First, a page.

On 9 July 2008, India formally submitted the Safeguards Agreement to the IAEA. [78] This development came after Indian Prime Minister Manmohan Singh returned from the 34th G8 summit in Hokkaido, Japan, where he met with US President George W. Bush. [79] On June 19, 2008, the media reported that Indian Prime Minister Manmohan Singh threatened to resign if the Left Front, whose support for the ruling United Progressive Alliance was crucial to proving its majority in the Indian parliament, continued to oppose the nuclear deal, and he described his position as irrational and reactionary. [80] According to The Hindu, Foreign Minister Pranab Mukherjee said in his previous statement: “I cannot bind the government if we lose our majority,”[81] implying that the United Progressive Alliance government would not sign any agreement with the IAEA if it lost the majority in an opposition-initiated no-confidence motion or if it did not have a confidence vote in the Indian parliament, after the president asked him to prove his majority. On July 8, 2008, Prakash Karat announced that the Left Front was withdrawing its support for the government over the government`s decision to pursue the United States-India Peaceful Atomic Energy Cooperation Act. The Left Front had been a strong advocate of not moving forward with this agreement by invoking national interests. [82] 25. July 2008: The IAEA Secretariat informs Member States of the India-specific safeguards agreement. The term “gold standard” was coined at the very end of the George W.

Bush administration, when the U.S.-UAE agreement was signed in January 2009, and it was declared the new standard for nuclear cooperation agreements, although several subsequent agreements did not meet the additional standard under the Obama administration. A 2011 letter from the Obama administration to the Capitol abandoned the idea of a unified 123-agreement approach and advocated a case-by-case approach in future negotiations. (See ACT, March 2012). The Trump administration has been even less clear about its position on gold standard regulations. This has been particularly important in the ongoing negotiations on an agreement between Saudi Arabia and Saudi Arabia 123. The Prevention of the Spread of Nuclear Weapons Act of 2019 would require the president to report to Congress any credible evidence suggesting that the cooperating government cannot pursue an inherently peaceful program or cases in which the cooperating country has violated international standards for the use of weapons of mass destruction. In addition, the draft law requires information on whether the host country has committed to refrain from enrichment and reprocessing and whether it has committed to implement an additional protocol to the country`s IAEA Safeguards Agreement. The APP is an addendum to a country`s safeguards agreement with the IAEA, which gives the Agency more authority and freedom to act to fulfill its assurance and verification mandate. The importance of including the requirement for the AP is that it would ensure that a country cooperating with the United States provides the IAEA with access and information on all its activities related to the nuclear fuel cycle. This would allow the IAEA to conduct short-term inspections, conduct additional access visits and collect environmental samples beyond designated sites where deemed necessary. Critics call the terms of the deal too beneficial for India and lack sufficient safeguards to prevent New Delhi from continuing to produce nuclear weapons.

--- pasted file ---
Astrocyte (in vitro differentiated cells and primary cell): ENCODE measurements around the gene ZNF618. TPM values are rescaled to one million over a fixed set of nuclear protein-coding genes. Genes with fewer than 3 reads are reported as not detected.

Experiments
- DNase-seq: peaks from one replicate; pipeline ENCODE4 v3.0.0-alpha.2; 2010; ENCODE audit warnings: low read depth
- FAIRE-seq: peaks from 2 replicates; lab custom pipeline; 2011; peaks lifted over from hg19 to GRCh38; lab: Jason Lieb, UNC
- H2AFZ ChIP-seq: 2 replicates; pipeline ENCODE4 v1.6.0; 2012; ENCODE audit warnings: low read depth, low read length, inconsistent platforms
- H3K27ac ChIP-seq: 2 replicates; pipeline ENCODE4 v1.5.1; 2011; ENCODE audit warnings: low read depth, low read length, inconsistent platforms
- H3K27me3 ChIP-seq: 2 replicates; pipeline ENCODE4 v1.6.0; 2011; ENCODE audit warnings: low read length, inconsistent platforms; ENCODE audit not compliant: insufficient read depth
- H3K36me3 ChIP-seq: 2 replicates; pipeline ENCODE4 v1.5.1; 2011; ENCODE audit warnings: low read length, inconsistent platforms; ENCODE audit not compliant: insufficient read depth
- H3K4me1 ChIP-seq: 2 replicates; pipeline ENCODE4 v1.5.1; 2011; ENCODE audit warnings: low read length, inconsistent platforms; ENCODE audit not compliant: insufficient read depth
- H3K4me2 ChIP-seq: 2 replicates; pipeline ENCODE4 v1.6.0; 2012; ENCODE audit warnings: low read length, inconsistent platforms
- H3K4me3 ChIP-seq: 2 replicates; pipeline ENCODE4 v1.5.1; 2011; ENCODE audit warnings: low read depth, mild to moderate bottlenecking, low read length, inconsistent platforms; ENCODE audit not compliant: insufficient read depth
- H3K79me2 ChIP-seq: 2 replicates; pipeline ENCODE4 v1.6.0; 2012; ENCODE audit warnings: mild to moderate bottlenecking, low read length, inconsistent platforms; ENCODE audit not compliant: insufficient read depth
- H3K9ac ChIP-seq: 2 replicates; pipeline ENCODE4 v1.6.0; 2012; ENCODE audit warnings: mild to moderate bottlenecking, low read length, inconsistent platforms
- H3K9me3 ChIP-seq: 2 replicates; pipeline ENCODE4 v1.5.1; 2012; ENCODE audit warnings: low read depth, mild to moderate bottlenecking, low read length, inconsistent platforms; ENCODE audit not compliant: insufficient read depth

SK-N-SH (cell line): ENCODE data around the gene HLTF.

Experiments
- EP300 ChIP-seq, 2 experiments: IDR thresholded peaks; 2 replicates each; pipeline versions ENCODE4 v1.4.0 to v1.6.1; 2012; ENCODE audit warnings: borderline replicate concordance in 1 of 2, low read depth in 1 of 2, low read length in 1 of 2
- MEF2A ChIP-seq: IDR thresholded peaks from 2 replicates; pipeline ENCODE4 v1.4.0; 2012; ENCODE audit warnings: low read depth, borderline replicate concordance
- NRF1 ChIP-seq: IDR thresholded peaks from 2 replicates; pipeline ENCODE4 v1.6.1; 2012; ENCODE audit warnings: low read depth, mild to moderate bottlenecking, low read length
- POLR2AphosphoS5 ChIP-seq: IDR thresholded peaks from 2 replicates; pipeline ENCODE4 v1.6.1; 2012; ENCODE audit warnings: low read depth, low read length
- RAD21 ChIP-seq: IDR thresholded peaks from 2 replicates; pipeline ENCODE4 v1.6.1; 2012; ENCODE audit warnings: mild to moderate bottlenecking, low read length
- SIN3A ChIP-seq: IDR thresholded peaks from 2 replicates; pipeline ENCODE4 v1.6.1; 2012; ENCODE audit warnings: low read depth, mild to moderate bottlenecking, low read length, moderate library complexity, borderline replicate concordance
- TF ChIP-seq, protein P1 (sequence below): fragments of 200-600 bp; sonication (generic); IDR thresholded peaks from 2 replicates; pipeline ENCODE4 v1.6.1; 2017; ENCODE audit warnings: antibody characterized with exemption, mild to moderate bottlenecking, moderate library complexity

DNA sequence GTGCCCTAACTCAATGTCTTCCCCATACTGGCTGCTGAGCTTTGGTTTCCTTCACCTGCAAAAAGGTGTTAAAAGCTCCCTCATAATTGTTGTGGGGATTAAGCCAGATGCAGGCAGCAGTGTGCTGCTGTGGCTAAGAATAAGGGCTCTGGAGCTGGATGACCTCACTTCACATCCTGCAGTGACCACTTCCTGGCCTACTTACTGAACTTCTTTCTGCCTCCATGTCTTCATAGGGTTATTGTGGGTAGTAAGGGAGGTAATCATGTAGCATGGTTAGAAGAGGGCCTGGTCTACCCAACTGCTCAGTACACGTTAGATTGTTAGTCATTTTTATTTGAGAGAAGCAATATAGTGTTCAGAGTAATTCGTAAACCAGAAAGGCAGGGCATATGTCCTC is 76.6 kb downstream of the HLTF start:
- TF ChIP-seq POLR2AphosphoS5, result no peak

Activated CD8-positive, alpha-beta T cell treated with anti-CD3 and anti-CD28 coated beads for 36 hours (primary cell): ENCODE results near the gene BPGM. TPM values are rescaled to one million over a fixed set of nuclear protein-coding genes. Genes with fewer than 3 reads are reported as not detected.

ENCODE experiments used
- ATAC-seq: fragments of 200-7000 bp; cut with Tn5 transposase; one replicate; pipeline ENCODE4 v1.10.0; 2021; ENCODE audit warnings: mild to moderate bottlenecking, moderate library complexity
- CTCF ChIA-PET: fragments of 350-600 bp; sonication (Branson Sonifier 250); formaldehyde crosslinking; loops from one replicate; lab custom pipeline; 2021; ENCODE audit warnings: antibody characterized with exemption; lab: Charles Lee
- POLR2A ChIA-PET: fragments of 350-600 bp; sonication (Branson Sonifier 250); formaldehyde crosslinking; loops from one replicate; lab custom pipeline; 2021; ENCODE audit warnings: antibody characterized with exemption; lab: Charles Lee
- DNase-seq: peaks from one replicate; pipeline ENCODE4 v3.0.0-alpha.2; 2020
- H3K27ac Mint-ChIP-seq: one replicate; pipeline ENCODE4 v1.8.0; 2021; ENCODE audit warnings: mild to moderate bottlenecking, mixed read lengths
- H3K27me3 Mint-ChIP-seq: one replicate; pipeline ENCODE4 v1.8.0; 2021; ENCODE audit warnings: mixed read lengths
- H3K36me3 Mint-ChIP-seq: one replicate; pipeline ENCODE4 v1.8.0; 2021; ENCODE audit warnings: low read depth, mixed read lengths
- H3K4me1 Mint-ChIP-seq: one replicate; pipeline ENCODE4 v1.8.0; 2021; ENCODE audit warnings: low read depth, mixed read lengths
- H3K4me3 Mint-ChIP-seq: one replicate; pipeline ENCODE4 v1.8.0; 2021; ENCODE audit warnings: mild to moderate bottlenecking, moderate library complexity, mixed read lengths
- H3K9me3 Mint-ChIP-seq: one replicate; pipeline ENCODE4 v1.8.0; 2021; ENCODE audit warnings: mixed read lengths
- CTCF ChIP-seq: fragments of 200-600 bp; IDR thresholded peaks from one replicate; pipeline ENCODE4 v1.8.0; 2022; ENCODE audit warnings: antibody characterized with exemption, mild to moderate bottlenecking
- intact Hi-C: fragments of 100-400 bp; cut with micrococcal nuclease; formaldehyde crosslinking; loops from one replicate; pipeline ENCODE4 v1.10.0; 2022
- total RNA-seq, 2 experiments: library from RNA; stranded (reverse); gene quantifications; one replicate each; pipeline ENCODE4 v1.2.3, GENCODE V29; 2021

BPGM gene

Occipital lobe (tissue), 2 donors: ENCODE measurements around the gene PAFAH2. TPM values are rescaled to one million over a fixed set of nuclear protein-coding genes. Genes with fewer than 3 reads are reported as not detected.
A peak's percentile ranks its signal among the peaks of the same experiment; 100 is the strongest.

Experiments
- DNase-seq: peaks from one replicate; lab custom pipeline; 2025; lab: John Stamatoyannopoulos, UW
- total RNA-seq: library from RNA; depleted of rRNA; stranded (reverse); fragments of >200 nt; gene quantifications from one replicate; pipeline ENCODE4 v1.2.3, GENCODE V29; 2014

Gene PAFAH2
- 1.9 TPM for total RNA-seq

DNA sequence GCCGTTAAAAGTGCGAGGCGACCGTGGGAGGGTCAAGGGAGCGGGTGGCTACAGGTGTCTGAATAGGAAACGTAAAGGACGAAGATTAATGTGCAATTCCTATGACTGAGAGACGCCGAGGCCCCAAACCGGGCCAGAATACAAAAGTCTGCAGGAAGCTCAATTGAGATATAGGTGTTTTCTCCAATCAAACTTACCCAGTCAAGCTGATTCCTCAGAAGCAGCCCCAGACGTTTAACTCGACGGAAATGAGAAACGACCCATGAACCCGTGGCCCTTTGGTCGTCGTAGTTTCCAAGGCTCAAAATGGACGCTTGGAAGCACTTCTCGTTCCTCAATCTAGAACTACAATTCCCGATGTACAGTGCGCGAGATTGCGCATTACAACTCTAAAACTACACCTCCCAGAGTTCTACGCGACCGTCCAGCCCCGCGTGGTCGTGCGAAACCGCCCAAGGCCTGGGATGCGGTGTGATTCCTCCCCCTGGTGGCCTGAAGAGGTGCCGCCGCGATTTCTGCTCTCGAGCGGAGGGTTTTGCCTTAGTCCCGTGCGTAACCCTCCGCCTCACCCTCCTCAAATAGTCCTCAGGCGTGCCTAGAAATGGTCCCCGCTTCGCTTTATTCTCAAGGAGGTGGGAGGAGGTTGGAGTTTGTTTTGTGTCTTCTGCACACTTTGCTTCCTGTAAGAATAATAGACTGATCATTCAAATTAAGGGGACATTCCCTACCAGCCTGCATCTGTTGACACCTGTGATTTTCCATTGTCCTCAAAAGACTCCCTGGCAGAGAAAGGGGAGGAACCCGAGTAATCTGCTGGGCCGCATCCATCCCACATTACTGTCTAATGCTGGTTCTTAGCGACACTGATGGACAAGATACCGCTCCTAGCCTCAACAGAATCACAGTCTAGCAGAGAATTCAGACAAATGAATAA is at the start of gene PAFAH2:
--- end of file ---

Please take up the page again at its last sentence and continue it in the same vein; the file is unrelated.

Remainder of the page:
“We will send fresh fuel to India or allow others to send it – including yellowcake and lightly enriched uranium – which will free up Indian domestic fuel sources that will be used exclusively to make far more bombs than they would otherwise have been able to make,” said Henry Sokolski, executive director of the Center for Non-Proliferation Policy Education. a not-for-profit organization dedicated to raising awareness of proliferation issues. While India has promised that any U.S. aid to its civilian nuclear power program will not benefit its nuclear weapons program, experts say India could use imported nuclear fuel to power its civilian energy program while diverting its own nuclear fuel for weapons production. New Delhi has done similar things in the past; India claimed to have used nuclear technology for civilian purposes until its first nuclear weapons test in 1974. A congressional research service report (PDF) on the agreement states, “There is no measure in this global partnership to curb India`s nuclear weapons program.” Of course, this legal distinction is less pronounced at the international level, with congressional executive agreements and Article II treaties being considered equivalent. However, it is important to note that the conclusion of an agreement 123 does not oblige the United States to export nuclear technology; it only allows such exports. . . .